"I want to learn the American culture, and I want America to learn the Pakistan culture, and I want us to come together and unite," she told her hosts.
STAFFORD, Texas — Sabika Sheikh was a world away from close family when a gunman shot and killed her and nine other people at Santa Fe High School last week.
On Sunday, thousands turned out to a Houston-area mosque to briefly take part in a traditional Muslim funeral prayer for Sabika, 17, an exchange student, and to send "sister" home to Pakistan.
"This is a tragedy that has touched every heart, every soul throughout this land and Pakistan," said Aisha Farooqui, consul general of the Pakistani consulate in Houston.
Although it isn't a typical day of prayer for Muslims, the service came on the first Sunday following the deadly shootings. At services in the town and in nearby communities, worshipers turned to their faith for comfort and, for some, to find reasons for why their town became the latest to lose children and teachers in a school shooting.
"Each and every day, many people are being born, and each and every day many people die," Imam Taquir Shaikh said at Sabireen mosque. "God says — almighty Allah — this is to test us to see who among us has the best conduct."
The service, organized by the Islamic Society of Greater Houston, was opened to the public to serve as the family that isn't with Sabika now.
Sabika, who was from Karachi, Pakistan, had been in Santa Fe as an exchange student and was just a few weeks from returning home when the gunman opened fire on her classroom. Dimitrios Pagourtzis, 17, is facing capital murder charges in the shootings. Police say he was armed with a shotgun and a revolver that belonged to his father.
Mourners, many from the Pakistani community in the area but also from other cultures and faiths, filled the main prayer hall and another prayer area for women at the mosque.
Others packed onto a covered patio where prayer rugs had been placed, and the service could be seen on televisions. But there were so many people — an estimated 3,000 despite the afternoon heat and humidity — that mourners spilled onto the adjoining playground and lawn.
In the Muslim tradition, Sabika's body was briefly brought to the mosque at Brand Lane Islamic Center for the janazah, a funeral prayer.
The prayer was said for her but also for "everyone suffering," Shaikh said. The names of each of the 10 victims also were recited.
The Cogburn family, which had hosted Sabika, attended the service and told mourners of the loving young girl who had embraced American culture and taught them so much about her own that they had been fasting for Ramadan — the month of fasting practiced by Muslims — with her.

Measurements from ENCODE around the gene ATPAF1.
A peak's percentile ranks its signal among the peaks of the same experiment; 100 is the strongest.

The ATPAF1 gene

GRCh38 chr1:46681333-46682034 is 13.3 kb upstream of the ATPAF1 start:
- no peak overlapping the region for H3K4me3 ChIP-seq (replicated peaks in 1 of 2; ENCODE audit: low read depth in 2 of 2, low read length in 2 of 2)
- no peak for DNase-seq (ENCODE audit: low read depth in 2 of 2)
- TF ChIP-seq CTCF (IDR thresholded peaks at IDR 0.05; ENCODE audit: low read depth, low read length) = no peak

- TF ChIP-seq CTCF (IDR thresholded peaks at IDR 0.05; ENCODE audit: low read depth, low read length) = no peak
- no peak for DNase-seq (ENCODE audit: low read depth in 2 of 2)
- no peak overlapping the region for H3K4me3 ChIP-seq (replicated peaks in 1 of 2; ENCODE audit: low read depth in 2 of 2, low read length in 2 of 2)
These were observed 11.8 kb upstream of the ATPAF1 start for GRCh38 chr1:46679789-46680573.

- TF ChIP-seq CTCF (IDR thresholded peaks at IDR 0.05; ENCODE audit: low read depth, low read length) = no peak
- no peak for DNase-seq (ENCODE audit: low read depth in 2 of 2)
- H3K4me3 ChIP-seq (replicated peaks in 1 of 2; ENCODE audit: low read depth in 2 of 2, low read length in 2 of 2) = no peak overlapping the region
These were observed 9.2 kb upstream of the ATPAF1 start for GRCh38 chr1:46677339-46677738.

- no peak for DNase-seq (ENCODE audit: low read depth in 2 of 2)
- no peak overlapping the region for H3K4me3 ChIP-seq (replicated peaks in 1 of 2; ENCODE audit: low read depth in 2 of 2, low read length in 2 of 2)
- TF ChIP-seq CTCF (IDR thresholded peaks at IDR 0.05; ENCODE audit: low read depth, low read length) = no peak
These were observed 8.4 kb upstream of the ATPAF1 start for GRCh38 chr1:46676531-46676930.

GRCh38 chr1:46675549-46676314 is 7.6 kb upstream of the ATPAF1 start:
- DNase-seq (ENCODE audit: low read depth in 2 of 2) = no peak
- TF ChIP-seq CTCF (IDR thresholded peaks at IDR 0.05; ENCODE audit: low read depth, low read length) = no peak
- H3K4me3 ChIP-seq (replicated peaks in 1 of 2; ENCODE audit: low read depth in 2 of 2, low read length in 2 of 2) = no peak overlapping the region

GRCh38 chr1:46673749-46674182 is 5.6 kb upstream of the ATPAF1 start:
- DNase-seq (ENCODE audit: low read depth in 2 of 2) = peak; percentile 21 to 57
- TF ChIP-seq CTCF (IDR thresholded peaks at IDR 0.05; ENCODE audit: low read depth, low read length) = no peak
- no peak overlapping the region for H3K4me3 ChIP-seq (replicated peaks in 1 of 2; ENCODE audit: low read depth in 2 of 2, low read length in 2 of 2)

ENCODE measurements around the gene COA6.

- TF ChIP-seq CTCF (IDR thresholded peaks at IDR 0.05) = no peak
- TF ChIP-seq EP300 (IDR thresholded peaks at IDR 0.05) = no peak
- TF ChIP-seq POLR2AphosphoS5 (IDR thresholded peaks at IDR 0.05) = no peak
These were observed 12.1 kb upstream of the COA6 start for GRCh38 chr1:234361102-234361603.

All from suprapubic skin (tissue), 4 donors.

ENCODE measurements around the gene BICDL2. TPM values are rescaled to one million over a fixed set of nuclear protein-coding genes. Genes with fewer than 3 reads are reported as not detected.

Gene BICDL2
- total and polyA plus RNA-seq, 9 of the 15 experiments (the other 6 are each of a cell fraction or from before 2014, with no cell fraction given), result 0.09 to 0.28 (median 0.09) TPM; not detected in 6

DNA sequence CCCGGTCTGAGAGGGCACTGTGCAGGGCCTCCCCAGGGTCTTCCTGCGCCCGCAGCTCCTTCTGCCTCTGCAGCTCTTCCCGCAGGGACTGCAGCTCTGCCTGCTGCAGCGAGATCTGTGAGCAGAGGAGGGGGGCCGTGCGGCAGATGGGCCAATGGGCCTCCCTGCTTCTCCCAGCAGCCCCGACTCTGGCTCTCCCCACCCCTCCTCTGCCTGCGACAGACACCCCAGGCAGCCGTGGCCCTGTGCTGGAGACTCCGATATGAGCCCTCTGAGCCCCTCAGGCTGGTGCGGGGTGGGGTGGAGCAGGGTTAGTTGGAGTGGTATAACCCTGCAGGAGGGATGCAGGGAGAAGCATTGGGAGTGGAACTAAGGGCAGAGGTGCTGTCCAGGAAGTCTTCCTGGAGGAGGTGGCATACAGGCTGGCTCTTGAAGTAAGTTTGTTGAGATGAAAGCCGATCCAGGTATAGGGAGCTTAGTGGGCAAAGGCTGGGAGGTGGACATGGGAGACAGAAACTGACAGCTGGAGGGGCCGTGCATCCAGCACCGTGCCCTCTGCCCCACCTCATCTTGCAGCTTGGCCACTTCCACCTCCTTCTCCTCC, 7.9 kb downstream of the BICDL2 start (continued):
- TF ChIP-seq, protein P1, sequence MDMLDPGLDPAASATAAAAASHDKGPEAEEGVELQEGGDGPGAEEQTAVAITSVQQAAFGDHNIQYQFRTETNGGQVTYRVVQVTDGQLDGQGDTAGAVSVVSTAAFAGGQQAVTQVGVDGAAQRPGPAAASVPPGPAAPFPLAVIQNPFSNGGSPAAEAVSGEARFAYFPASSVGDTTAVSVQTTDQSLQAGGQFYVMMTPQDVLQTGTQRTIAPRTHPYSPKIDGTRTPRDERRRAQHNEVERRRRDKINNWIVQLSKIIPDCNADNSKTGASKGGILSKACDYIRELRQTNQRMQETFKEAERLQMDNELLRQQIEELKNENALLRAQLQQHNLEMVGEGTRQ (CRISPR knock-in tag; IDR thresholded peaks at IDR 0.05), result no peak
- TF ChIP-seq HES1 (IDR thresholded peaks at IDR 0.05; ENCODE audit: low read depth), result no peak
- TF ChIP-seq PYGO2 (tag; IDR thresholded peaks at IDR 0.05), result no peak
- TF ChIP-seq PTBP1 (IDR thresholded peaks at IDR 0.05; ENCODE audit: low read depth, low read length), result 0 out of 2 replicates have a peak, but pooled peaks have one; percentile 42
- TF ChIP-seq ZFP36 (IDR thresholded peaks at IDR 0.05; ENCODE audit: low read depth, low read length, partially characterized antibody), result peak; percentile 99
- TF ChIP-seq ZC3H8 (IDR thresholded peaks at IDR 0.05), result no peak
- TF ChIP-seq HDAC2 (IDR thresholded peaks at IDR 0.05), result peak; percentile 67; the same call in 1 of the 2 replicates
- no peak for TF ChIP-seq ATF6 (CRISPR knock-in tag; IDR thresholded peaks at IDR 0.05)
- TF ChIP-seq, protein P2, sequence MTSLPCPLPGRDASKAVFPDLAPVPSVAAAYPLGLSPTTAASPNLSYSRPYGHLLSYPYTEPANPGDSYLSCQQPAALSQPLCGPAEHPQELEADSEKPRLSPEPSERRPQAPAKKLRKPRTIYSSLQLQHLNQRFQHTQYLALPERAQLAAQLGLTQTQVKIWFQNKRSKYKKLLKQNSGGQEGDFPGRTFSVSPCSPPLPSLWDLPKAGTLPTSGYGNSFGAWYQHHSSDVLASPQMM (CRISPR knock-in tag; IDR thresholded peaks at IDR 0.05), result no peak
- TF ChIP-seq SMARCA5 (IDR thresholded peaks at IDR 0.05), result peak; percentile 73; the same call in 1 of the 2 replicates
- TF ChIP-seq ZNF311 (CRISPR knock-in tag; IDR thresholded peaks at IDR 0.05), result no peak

Jaelyn Cogburn, 15, said that she had bonded with Sabikah, who lived with her family in Santa Fe, because, like her, she knew few people at Santa Fe High School. Jaelyn had just begun her first year at public school after having being home-schooled throughout her life.
Jaelyn told the mourners that the two grew very close that and on a recent night she was crying while driving because she knew Sabika would be returning to Pakistan.
"She leaned in and said, 'I love you and I miss you.' Even though we were always together, I don't know why she said she'd miss me," Jaelyn said through tears.
Joleen Cogburn, Jaelyn's mother, wore a crimson embroidered shawl covering her hair and head, which Sabika had given her on Mother's Day, she said, as she became increasingly choked up.
Cogburn said Sabika once told her: "I want to learn the American culture, and I want America to learn the Pakistan culture, and I want us to come together and unite."
Sabika brought love with her, said Joleen Cogburn's husband, Jason, who added that the family would "carry on that tradition of love that she brought from Pakistan."
"The root of our issue is love, because when people love each other, these kinds of things don't happen," Jason Cogburn said.
Earlier Sunday, nine seniors walked down the aisle at Arcadia Baptist Church wearing their graduation gowns and mortar boards as "Pomp and Circumstance" played over the sound system.
The service, attended by Texas Gov. Greg Abbott, was supposed to have recognized seniors in the congregation, but the focus shifted to the classmates and teachers who were killed.
Interim pastor Jerl Watkins told the congregation that the teaching of Christ was "that as long as we live on this Earth, we are going to have trouble, we are going to face tragedy, but if a person is in Christ, then he can have a peace in spite of the tragedies."
"We live in a fallen, sinful world, and therefore no matter who we are, no matter how good we are and how bad we are, we are going to have problems," he said. "We are going to suffer and be affected by the sins in this world."
Suzanne Gamboa reported from Stafford, Texas. Phil McCausland reported from New York.